The Courage to Choose

by Allan Rosenthal, MFCT (Adoption Counselor and Adoptee)

It is simply amazing what little knowledge and understanding the general public has regarding birth mothers. Unfortunately, this is also true for many of the adoptive couples I work with. Often, there are many assumptions that are made about women who “give up” their children for adoption. Some of these assumptions are true, while many are way off base.

It is not  my intention to comment on any of these assumptions in this article. Rather, I do want to focus on what i consider to be the courage it takes for a woman to choose what to do when she discovers that she is pregnant.

If the woman is married or has a partner, the choice may not be difficult at all. They may have been planning on having a child and the news of the pregnancy is a joy for them and their family. More and more, single women are choosing to become single parents and they rejoice at the news of their being pregnant. But what about the unplanned pregnancy?  When a woman discovers that she is pregnant, and it is an unplanned pregnancy, the ability to choose what to do may become very clouded and painful.

When I see a woman or girl who is contemplating relinquishing her unborn child for adoption, there are several things that I need to remind myself of. First, the person sitting in front of me may still be in “shock” from discovering her pregnancy. Often, “getting pregnant” is the last thing on the minds of many of these women. They just can’t believe that they are really pregnant. When a woman is in this mode of thinking (or denial), it is nearly impossible to make an appropriate decision on the life of their unborn child. There is not enough of that birth mother available in the present to make that kind of decision. Also, many of them have no support system; either family, friends or a partner, to assist them through this important time. If there is a support system, is that system one that will support what is best, (what is the most loving thing to do for both the unborn child and the birth mother), or do they have their own agenda of what they want the birth mother to do?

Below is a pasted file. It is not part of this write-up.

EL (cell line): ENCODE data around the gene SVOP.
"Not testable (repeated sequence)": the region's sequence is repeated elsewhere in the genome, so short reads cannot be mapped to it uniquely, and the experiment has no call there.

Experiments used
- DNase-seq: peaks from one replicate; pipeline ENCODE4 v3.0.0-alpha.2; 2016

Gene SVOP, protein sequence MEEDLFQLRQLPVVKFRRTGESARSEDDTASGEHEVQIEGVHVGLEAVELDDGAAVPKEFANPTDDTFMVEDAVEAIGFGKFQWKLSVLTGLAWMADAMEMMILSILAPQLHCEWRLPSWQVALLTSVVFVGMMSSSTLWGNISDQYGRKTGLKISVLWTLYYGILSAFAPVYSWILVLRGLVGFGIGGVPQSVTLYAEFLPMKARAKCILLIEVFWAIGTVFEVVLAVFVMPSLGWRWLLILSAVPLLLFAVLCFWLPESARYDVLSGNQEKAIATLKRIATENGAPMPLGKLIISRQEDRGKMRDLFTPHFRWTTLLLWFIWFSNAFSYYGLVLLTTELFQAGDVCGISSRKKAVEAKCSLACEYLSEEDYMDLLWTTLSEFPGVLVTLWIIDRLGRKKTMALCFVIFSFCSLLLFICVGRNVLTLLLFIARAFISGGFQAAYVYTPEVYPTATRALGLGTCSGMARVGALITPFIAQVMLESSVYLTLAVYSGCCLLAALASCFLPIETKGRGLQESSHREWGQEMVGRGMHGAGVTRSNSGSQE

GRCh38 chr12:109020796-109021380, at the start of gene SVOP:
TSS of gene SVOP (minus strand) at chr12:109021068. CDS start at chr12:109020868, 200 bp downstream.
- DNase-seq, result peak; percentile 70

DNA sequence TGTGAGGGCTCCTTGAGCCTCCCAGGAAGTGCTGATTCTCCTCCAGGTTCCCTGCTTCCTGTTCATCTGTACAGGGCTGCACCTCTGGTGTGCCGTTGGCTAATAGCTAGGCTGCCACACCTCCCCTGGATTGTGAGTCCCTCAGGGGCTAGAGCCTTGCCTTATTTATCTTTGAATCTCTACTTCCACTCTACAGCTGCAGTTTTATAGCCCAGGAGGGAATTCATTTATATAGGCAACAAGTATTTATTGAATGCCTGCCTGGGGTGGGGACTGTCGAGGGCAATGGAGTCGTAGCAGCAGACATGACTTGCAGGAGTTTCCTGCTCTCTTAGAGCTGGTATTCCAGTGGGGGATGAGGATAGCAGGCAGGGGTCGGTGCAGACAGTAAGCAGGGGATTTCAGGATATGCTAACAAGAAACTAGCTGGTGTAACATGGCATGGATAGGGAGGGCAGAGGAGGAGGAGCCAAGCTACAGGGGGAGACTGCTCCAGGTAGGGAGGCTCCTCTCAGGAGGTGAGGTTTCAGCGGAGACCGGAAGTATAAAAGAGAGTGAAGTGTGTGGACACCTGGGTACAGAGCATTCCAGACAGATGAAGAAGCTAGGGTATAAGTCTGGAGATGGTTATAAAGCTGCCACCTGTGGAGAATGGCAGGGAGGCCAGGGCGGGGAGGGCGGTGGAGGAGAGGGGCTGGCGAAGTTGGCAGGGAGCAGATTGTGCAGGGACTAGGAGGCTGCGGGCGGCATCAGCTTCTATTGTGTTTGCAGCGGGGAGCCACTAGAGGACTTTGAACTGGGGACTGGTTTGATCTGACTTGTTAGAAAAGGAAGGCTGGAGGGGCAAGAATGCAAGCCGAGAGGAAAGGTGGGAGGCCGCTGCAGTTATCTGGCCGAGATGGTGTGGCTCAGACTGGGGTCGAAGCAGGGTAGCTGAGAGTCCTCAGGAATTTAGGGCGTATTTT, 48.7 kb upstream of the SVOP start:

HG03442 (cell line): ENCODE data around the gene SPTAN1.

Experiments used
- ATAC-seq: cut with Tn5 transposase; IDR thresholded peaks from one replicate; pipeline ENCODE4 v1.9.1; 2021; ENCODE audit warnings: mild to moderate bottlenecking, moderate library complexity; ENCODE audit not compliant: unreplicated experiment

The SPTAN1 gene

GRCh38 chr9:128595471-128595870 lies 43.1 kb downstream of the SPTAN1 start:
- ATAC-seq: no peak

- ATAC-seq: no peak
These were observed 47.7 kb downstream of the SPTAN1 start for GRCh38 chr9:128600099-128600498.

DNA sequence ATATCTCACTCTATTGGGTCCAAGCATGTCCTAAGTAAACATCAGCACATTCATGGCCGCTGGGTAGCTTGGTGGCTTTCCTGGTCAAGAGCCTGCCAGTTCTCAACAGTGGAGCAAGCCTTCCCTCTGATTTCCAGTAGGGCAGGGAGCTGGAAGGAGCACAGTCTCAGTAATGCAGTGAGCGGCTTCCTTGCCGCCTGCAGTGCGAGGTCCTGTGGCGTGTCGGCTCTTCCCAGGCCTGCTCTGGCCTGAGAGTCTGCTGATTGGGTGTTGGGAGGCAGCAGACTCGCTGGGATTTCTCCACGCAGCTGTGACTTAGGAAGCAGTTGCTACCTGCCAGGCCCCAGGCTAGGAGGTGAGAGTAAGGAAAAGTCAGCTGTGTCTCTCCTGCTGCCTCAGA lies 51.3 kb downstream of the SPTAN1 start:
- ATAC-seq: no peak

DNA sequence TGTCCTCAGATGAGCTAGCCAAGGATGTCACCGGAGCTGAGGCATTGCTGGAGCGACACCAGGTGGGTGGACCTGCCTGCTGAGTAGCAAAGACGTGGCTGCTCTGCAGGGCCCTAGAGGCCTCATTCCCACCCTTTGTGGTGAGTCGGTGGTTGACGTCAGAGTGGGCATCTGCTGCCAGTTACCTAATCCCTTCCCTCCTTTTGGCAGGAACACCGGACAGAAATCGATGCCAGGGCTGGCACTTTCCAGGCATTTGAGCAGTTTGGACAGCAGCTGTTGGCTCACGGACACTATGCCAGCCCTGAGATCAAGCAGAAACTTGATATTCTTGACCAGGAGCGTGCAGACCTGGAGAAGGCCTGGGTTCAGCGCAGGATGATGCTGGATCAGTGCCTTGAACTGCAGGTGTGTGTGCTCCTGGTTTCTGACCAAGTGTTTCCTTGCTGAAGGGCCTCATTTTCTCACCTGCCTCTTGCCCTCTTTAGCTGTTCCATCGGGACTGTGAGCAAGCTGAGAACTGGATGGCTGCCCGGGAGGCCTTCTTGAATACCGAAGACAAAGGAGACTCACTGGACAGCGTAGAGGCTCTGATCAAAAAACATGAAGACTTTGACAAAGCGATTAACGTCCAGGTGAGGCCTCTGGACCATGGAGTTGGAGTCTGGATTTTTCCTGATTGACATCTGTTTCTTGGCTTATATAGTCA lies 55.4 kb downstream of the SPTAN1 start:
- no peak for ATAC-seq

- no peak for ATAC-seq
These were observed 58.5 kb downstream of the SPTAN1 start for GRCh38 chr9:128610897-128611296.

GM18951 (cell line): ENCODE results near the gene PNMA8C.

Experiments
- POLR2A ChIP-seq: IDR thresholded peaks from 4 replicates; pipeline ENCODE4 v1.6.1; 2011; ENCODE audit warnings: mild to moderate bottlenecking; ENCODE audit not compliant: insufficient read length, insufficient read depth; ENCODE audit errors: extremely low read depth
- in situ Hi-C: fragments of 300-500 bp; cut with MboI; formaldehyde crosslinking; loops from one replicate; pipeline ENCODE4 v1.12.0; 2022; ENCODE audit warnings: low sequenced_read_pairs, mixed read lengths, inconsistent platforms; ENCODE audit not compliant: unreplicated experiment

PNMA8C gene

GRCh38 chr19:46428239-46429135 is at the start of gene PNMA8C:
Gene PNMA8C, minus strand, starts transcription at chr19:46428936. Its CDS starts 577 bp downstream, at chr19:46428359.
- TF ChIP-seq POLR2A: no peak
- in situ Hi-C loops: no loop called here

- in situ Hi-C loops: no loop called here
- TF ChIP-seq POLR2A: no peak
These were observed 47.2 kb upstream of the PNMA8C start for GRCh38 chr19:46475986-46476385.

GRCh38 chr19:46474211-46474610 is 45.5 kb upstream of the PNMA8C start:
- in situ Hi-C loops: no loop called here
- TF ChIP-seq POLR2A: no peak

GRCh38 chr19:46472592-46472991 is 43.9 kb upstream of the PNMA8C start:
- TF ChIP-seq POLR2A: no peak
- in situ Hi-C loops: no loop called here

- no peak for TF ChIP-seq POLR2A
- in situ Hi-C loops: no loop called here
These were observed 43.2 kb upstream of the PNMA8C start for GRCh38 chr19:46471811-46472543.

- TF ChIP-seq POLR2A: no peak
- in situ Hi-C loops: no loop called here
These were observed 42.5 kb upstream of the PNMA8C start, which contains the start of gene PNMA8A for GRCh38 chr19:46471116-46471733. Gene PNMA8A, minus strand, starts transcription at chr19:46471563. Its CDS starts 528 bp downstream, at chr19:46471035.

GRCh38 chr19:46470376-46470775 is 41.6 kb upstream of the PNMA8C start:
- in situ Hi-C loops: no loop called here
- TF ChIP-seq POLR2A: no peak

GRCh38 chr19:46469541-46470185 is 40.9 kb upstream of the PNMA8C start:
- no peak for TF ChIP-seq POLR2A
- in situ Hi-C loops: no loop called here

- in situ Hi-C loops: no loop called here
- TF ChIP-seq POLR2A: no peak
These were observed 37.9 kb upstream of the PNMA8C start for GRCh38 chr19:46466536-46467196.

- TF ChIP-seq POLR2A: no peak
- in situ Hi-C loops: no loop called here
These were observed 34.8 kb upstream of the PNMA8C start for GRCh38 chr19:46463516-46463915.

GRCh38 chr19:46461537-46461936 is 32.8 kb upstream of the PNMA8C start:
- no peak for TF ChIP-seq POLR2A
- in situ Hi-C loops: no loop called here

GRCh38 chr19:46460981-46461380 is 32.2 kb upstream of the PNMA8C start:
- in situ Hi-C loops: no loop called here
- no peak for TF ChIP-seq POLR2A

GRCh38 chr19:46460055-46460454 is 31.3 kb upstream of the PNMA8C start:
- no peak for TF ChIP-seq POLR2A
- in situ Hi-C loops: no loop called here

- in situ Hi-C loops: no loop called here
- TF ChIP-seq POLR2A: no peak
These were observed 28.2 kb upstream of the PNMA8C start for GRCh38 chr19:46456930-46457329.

Usually, it is at this point that there is a tremendous amount of guilt that is experienced (or denied, repressed) by the birth mother. This may have to do with the religious upbringing and/or personal beliefs. The guilt may be associated with the possible choice of terminating the pregnancy. Even if the choice is for adoption, the guilt may be overwhelming. Many of these birth mothers have not experienced much, if any, successes in their lives. They may have come from broken, abusive, alcoholic homes. They may have never graduated from high school.  They may have been out on their own from a very early age learning how to “survive” rather than learning how to “live.”  They may not have very much trust for adults, as adults have often been a source of pain, abuse, betrayal and abandonment. In this light, the reality of being pregnant and not being capable or able (for whatever reason) to be a mother, is often viewed as just another “failure” in their life. Imagine what it must feel like to go into an office, not knowing anyone there, totally confused and  frightened and thinking about “giving up” your unborn child for adoption! What could be more terrifying that this? If this process does not take a tremendous amount of courage, then I don’t know what does!